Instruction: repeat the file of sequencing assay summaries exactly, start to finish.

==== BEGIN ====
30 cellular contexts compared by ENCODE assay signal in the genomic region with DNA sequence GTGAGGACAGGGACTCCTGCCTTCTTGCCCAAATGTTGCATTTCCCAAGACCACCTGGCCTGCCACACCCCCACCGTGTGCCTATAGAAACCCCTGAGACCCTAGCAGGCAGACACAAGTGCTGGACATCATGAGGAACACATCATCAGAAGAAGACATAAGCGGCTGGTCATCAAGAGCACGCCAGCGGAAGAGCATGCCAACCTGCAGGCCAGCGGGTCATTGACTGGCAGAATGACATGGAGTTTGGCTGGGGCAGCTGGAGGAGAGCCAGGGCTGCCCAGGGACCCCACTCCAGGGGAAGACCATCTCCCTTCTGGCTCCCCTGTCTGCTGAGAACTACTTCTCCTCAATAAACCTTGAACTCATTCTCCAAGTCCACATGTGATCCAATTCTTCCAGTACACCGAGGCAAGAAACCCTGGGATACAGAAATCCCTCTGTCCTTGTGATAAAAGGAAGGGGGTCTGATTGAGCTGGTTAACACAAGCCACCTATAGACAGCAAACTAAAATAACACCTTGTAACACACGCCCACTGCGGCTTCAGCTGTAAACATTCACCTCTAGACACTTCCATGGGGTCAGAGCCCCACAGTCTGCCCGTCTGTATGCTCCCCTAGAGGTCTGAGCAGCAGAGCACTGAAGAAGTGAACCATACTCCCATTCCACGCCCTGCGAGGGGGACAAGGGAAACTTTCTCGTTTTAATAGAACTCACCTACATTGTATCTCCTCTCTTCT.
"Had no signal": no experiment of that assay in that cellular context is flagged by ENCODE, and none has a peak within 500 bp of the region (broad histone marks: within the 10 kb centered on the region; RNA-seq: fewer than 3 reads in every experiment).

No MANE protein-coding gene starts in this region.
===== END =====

30 cellular contexts compared by ENCODE assay signal in the genomic region with DNA sequence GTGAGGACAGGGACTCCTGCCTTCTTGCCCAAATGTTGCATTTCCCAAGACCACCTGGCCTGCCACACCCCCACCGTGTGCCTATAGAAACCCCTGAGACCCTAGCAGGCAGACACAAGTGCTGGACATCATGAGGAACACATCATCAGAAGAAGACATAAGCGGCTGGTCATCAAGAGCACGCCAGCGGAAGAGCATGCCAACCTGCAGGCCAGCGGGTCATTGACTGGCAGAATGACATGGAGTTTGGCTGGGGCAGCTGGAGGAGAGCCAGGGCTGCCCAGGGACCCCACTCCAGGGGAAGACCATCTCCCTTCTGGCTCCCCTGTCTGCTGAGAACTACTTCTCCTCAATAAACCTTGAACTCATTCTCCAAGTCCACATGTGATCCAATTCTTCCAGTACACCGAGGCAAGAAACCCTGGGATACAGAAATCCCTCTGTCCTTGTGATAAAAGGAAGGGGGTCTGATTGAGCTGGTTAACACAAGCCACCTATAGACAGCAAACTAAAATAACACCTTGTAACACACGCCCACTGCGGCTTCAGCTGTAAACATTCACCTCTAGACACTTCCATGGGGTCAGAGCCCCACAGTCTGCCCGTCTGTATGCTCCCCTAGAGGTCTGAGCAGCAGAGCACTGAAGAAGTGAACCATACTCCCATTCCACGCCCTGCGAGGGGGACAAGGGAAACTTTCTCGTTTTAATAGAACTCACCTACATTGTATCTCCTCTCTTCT.
"Had no signal": no experiment of that assay in that cellular context is flagged by ENCODE, and none has a peak within 500 bp of the region (broad histone marks: within the 10 kb centered on the region; RNA-seq: fewer than 3 reads in every experiment).

No MANE protein-coding gene starts in this region.